Ron Hale-Evans' Kennexions Game is based on a beautiful form of imagery found in the Old English / Old Norse myths known as "kenning", in which for example a whale is viewed as a horse-of-the sea, so that the Norse poets would speak of the sea as the "whale-road". We can notate this kenning's implications more fully by saying "sea : whale :: road : horse" -- and at once we have both a hieroglyphic notation and a close similarity between "kennings" in poetry and "ratios" in mathematics. Ron's Game contains a poetic approach to the hieroglyphic language to parallel the more analytic approach of Mark Line.
Each country's Commission possesses its Archive of the Game, that is the register of all hitherto examined and accepted symbols and decipherments, whose number long ago by far exceeded the number of the ancient Chinese ideographs.
The Waldzell Game is also strongly tied to the development of a Canon or Archive of moves, along the lines of the Game Archives which Hesse describes in the novel, and the same is true of the Kenning Game.
Both the Waldzell and Kenning Games can indeed be played now -- but in some sense they will come into their own as their respective Archives expand to cover a far wider range of ideas than at present.
With a luminous golden stylus he delicately inscribed character after character on the small tablet before him...
Gail Sullivan's webpage is aptly called Glass Bead Game Central. Her own game utilizes the "Bliss Bibliographic Classification System" for the cross-disciplinary indexing of ideas via beads, and the (unrelated) system known as "Blissymbolics" for calligraphy. Still under development.
A reader who chanced to be ignorant of the Glass Bead Game might imagine such a Game pattern as rather similar to the pattern of a chess game, except that the significance of the pieces and the potentialities of their relationships to one another and their effect upon one another multiplied manyfold and an actual content must be ascribed to each piece, each constellation, each chess move, of which this move, configuration, and so on is the symbol.
William Horden's Intrachange performs a skillful marriage of Chess and the I Ching, and thus provides the best current expression of the GBG as chess-like game. William takes brilliant advantage of the correspondences between the 64 hexagrams of the I Ching and 64 squares of the chess-board, the 8 trigrams of the I Ching and 8 files of the chessboard, the 6 lines of a hexagram and the 6 pieces in a chess set, and the two aspects -- yin and yang -- which form the basis of all lines in the I Ching, and the two sides in a game of chess. Playable initially via the World Wide Web.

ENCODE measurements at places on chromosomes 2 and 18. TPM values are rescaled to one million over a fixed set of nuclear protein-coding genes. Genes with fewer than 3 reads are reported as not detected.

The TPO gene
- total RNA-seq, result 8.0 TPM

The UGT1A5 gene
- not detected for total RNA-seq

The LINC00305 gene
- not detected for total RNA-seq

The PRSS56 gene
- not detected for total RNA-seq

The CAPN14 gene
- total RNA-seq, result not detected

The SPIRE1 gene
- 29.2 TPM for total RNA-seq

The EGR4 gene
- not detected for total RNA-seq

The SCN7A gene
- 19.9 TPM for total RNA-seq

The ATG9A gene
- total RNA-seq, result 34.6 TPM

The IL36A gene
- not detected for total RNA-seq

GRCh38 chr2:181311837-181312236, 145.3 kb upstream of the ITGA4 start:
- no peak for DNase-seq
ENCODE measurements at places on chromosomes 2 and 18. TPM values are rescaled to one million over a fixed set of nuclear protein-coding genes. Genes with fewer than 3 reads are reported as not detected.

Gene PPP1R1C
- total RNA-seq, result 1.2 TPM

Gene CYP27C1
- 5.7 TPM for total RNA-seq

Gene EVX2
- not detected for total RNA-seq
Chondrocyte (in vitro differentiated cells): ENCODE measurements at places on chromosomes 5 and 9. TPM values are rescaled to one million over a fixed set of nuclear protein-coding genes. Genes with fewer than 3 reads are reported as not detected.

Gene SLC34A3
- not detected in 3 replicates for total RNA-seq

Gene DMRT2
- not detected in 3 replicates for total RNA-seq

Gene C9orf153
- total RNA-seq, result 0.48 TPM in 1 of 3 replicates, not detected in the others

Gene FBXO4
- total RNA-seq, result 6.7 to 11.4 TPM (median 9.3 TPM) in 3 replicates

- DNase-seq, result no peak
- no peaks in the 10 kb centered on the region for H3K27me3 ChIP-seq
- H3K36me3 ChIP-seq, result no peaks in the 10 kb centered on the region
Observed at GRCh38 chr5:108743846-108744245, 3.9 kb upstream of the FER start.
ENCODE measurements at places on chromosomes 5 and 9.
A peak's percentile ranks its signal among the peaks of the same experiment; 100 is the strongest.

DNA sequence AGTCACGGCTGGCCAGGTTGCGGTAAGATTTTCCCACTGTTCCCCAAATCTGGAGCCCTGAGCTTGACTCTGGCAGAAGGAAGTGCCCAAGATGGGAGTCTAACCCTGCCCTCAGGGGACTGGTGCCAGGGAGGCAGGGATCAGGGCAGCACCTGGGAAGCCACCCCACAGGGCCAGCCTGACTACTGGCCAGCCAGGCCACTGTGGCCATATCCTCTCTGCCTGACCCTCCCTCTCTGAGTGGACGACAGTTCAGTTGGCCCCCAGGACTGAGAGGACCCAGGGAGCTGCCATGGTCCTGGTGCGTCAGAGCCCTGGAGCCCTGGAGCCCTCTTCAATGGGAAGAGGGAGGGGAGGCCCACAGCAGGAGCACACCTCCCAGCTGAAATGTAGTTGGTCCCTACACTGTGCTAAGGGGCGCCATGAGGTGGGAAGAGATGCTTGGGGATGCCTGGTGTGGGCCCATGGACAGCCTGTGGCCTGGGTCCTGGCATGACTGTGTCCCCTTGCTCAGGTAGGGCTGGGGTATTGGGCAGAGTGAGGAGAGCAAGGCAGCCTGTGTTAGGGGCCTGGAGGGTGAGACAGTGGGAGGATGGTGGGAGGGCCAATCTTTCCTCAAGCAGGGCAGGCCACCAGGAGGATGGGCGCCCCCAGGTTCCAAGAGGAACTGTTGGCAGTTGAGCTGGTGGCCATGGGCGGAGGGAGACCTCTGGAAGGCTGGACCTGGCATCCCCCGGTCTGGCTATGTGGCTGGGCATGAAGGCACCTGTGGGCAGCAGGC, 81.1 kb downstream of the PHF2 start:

It was the crowd, the great congregation filling the hall and all of Waldzell, the thousands of souls who followed the Master down the hieratic and labyrinthine ways through the endless, multidimensional imagery of the Game, who furnished the fundamental chord for the ceremony...
It is the knowledge of liturgical drama which Terence MacNamee brings to bear on his games which seem to afford us a clearer insight into an aspect of Hesse's Game which others among us are not attempting: Terence is the first among us (I believe) to attempt a solemn and dramatic ritual presentation of his games, and thus strikes me as our premier exponent of the Ludus Sollemnis or solemn games.
Robert Carrillo Cohen's CoreWave Game is eminently playable -- using "forms" to generate moves in its own graphically unified format.
Chris Severud's GBG approach focuses specifically on the educational potential of the GBG -- something which Hesse emphasized both by naming Castalia "the pedagogical province", and by giving the term Magister Ludi a second sense by the end of the book -- that of simple schoolmaster. Only this article seems available at present, but we believe a game is in the works.
Finally, I salute as first among us Dunbar Aitkens, whose Glass Plate Game has been in play for seventeen years now. Dunbar describes his GPG as a "game of conversation": it offers a means of mapping a conversation while it is going on, so that its larger structure can be seen and thus deliberately modified by players in ways which reflect the GBG's structured interplay of ideas. Played face-to-face: Internet play is still in the experimental stages.
HipBone Games warmly supports these various efforts, and enjoys the collegial discussions of the topic of GBG design on the Internet mailing list, Magister-L, of which Charles Cameron is co-list-owner.
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HipBone Games rules, boards, sample games and other materials are copyright © Charles Cameron 1995, 96, 97. See Concerning Copyright for full copyright details.